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"New Deal Narcissism"

Amity Shlaes, on Barack Obama:

The New Deal exists principally on an emotional plane for Obama. To him the New Deal is something you play like a song, to make you or your constituents feel better. Let me be clear: It's too early to judge Obama on economics. But he does seem unaware of the economic consequences of government expansion that happens under the New Deal name.

Politicians generally act as if there is no cost to reconnecting with voters by building new New Deals. But the whole exercise of writing law out of New Deal nostalgia is a form of national narcissism. Call it New Deal narcissism.

We could afford to burnish our social contracts if there were no competition from abroad. But there is.

Which is one reason why the so-called progressives hate globalization. And ironically, one of the primary reasons for the Great Depression, and certainly for its length and depth, was economic isolationism in the form of Smoot-Hawley. The New Deal was a flawed, fascist attempt to make up for our economic disengagement from the world. The war ended the depression. Unfortunately, much of the New Deal, and the mentality that led to it, remains in place. Obama is simply the latest Great Man, a man of Change, and Action, to want to preserve and expand it.


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Carl Pham wrote:

Ironic that our ancestors fled Europe for the most part to get away from the brutal constraints on individual liberty and aspiration always required for the Great Man to refashion heaven and earth For Our Own Good(TM).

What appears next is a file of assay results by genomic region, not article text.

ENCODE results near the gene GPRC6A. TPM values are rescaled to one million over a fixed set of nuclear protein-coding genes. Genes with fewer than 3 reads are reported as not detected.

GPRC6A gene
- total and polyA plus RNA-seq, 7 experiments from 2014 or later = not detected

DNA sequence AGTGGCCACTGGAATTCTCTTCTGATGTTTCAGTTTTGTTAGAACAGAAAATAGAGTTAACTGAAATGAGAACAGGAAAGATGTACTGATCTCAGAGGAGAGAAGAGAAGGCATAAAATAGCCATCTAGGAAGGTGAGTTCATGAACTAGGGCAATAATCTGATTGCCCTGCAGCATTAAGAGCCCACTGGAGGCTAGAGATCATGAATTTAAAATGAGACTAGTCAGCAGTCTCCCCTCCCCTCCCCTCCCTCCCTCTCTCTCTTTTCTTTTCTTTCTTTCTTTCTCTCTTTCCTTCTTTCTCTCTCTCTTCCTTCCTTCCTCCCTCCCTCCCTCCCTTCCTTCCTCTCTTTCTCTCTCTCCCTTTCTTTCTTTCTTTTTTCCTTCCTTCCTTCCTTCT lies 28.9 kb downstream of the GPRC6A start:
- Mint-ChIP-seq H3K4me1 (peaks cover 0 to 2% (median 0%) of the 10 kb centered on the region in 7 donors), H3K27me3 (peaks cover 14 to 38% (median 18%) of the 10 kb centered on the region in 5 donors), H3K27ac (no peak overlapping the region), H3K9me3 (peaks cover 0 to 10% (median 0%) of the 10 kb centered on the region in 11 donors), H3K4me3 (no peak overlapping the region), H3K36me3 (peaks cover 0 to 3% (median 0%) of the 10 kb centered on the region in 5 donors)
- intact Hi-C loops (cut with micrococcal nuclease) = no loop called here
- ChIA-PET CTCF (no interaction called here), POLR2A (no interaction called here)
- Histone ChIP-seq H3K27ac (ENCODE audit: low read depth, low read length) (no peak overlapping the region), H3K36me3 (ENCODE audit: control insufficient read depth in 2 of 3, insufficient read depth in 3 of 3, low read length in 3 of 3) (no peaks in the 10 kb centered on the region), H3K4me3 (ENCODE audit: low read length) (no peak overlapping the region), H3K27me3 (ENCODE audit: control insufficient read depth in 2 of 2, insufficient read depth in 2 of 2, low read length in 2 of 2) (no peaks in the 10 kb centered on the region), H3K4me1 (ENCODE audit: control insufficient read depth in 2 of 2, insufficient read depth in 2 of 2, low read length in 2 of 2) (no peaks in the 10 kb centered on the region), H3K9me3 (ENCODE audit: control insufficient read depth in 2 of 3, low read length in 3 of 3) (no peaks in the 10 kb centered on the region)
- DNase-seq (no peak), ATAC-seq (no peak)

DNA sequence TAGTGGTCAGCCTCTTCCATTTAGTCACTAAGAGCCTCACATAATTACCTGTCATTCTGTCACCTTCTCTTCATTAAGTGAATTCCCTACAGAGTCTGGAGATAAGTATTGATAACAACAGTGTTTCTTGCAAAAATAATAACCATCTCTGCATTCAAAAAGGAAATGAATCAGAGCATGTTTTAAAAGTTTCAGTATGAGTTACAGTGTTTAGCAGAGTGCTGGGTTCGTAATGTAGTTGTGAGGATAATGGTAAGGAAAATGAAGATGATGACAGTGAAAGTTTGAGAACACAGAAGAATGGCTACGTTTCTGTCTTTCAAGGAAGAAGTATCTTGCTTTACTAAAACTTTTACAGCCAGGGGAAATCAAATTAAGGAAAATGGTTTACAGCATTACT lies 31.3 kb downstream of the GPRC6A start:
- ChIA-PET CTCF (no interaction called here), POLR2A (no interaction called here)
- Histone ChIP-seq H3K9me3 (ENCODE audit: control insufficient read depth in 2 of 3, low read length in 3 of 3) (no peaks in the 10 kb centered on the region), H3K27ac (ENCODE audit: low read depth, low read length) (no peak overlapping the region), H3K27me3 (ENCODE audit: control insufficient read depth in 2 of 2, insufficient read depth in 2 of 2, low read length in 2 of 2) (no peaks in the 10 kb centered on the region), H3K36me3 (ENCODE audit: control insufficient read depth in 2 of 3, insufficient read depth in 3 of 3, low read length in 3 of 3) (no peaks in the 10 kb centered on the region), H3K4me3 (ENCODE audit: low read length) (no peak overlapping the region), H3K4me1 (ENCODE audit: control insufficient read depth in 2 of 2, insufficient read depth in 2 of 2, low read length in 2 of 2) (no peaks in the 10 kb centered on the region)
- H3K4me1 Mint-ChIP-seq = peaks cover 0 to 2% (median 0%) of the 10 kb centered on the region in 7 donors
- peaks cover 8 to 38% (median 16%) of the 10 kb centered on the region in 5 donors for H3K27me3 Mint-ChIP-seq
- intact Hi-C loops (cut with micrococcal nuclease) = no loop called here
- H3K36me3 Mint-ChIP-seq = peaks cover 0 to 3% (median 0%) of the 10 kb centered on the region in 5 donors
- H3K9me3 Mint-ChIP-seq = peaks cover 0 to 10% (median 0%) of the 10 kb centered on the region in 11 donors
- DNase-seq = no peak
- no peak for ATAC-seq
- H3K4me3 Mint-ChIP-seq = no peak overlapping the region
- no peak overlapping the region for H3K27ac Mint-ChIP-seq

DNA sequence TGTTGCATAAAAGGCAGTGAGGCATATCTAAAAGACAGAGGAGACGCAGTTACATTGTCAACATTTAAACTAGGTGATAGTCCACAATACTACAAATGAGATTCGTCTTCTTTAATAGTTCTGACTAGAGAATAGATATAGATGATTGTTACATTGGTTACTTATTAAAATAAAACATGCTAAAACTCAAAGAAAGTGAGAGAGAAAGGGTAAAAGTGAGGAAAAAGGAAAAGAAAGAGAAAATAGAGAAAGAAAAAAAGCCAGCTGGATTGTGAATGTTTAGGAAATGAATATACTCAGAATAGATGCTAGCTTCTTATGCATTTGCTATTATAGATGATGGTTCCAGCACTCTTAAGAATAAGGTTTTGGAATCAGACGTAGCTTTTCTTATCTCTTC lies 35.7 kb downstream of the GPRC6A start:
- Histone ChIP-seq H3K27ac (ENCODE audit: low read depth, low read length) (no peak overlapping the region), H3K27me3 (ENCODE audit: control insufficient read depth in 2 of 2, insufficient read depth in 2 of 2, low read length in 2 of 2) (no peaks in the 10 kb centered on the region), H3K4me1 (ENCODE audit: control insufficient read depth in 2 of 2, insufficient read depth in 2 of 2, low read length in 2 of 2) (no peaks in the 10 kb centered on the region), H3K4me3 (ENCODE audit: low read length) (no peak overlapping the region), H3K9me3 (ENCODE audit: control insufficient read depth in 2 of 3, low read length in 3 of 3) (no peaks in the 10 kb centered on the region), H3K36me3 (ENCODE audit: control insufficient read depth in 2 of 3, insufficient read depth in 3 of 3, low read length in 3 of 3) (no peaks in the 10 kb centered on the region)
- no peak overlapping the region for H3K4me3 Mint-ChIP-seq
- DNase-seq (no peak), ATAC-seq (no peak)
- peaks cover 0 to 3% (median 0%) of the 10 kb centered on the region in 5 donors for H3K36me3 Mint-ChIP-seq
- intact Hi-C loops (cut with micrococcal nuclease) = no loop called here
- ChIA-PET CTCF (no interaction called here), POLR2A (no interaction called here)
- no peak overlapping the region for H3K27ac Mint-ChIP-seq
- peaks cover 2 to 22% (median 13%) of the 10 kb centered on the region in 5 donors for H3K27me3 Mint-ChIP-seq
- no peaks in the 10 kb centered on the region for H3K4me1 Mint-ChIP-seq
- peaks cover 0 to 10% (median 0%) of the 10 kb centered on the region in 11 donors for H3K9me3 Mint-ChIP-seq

Indeed, those who founded our state hated and feared the Caesar so much that much of our Constitution is devoted to preventing him. Even the non-democratic aspects, e.g. the fact that the President is not directly elected, or that the Senate is not apportioned according to population like the House, or the existence of the Federal judiciary, were largely designed to thwart the rise of a Caesar from below, demanded by the mob.

Both Adams and Jefferson would be horrified at the metastatic growth of Federal power, and at the Ein Volk! Ein Führer! tone of Presidential campaigns today.

Jardinero1 wrote:

Fortunately, a good part of the population, the states and the judiciary are beginning to take a critical look at the direction federalism, the commerce clause and ninth and tenth amendments have taken in the last seventy years. Obama and his cronies are going to run headfirst into that and find many of their policy proposals may not be Constitutional in the current era.

tps wrote:

Also remember that the Senate was not elected until the early 1900's. They were chosen by the state legislators instead. That's a system we should go back to I think because it makes the senator a like more responsive to their state and less of a 'national' senator.

Paul Milenkovic wrote:

When I think of the New Deal, I think of the Tennessee Valley Authority, a mass public works project that elevated the status of the rural poor through electrification and provided the electricity for uranium enrichment to bring about the surrender of Imperial Japan.

Think of the New Deal, the TVA, and modern-day Democrats' approach to energy policy, and weep.

Carl Pham wrote:

Paul, the success of the TVA, while a staple of left propaganda for decades, has been debated. Have a look here, for example. A few points argued:

* Per capita income growth in the areas surrounding TVA met or exceeded growth in the TVA area.

* Rural electrification actually progressed more slowly in the TVA area than in nearby areas.

* TVA is the nation's worst violator of the Clean Air Act.

* One of the more famous and alarming of the nuclear "accidents" was at Browns Ferry #1, run by the TVA, in 1975.

* The TVA has a long history of questionable financial management; it forks over 35 cents of every dollar it makes to pay off debt, whereas the typical figure for a private power firm is 7 cents.

Whether all these things are exactly true, and whether there are extenuating circumstances et cetera I do not know, but I do know it's "success" is more open to question than the textbooks say.

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This page contains a single entry by Rand Simberg published on June 23, 2008 10:31 AM.

Resume Padding? was the previous entry in this blog.

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